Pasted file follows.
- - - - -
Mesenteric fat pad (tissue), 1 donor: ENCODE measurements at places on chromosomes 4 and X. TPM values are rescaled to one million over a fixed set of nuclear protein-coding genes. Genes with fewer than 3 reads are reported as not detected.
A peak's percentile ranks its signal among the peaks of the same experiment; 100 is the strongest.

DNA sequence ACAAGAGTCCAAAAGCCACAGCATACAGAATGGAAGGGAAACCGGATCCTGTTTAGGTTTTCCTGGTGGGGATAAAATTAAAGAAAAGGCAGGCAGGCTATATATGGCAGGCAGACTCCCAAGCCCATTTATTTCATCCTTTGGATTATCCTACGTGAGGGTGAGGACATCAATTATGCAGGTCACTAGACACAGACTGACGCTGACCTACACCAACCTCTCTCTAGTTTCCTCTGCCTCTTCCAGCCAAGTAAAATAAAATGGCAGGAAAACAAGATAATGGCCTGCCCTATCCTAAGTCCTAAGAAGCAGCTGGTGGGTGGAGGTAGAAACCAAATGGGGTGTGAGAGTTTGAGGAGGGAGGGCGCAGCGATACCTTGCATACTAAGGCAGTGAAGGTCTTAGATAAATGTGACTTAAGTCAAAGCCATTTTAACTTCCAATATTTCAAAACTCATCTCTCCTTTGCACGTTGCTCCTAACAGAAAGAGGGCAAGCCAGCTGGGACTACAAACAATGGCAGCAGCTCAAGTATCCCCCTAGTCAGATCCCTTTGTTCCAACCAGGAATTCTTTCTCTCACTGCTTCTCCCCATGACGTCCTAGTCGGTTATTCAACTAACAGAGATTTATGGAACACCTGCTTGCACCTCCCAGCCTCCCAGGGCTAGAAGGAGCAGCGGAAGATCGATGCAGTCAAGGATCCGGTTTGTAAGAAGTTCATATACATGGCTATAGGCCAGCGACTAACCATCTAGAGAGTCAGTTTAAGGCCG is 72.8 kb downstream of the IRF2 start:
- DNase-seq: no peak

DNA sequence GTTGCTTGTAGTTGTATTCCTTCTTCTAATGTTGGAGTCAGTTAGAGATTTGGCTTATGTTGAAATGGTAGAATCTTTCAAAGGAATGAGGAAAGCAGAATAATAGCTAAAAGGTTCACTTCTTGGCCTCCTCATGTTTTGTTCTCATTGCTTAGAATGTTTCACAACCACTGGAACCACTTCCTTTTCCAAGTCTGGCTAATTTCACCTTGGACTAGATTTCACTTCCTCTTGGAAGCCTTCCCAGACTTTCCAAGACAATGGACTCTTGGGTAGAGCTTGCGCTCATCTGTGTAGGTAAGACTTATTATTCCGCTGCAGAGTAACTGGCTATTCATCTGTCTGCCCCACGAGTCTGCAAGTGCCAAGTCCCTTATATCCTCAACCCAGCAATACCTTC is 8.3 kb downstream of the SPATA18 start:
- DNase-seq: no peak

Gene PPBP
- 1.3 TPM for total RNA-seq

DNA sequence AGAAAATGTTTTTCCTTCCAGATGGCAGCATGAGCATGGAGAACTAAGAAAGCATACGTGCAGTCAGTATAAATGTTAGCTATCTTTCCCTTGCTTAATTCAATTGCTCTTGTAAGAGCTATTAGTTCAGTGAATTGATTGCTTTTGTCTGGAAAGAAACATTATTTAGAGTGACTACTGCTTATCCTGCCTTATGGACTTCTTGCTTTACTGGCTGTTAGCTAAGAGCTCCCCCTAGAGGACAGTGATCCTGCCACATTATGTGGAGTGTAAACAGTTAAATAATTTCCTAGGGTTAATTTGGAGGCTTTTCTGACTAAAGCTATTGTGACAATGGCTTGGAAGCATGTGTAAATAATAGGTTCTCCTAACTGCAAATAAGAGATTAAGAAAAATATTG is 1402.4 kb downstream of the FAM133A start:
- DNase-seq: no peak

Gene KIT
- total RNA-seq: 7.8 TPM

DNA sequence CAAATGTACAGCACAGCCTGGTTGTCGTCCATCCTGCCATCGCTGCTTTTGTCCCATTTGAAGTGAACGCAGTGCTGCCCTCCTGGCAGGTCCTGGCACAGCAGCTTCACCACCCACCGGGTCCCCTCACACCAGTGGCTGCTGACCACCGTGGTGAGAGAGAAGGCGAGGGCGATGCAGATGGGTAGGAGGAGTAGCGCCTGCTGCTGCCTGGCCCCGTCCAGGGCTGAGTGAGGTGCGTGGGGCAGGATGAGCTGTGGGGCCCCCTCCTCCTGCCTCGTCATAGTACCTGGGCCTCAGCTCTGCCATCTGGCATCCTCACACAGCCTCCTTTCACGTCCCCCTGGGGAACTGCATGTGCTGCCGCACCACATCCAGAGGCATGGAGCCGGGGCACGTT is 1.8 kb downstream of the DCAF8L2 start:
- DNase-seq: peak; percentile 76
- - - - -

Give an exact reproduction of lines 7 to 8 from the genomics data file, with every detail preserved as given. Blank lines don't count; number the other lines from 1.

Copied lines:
Gene PPBP
- 1.3 TPM for total RNA-seq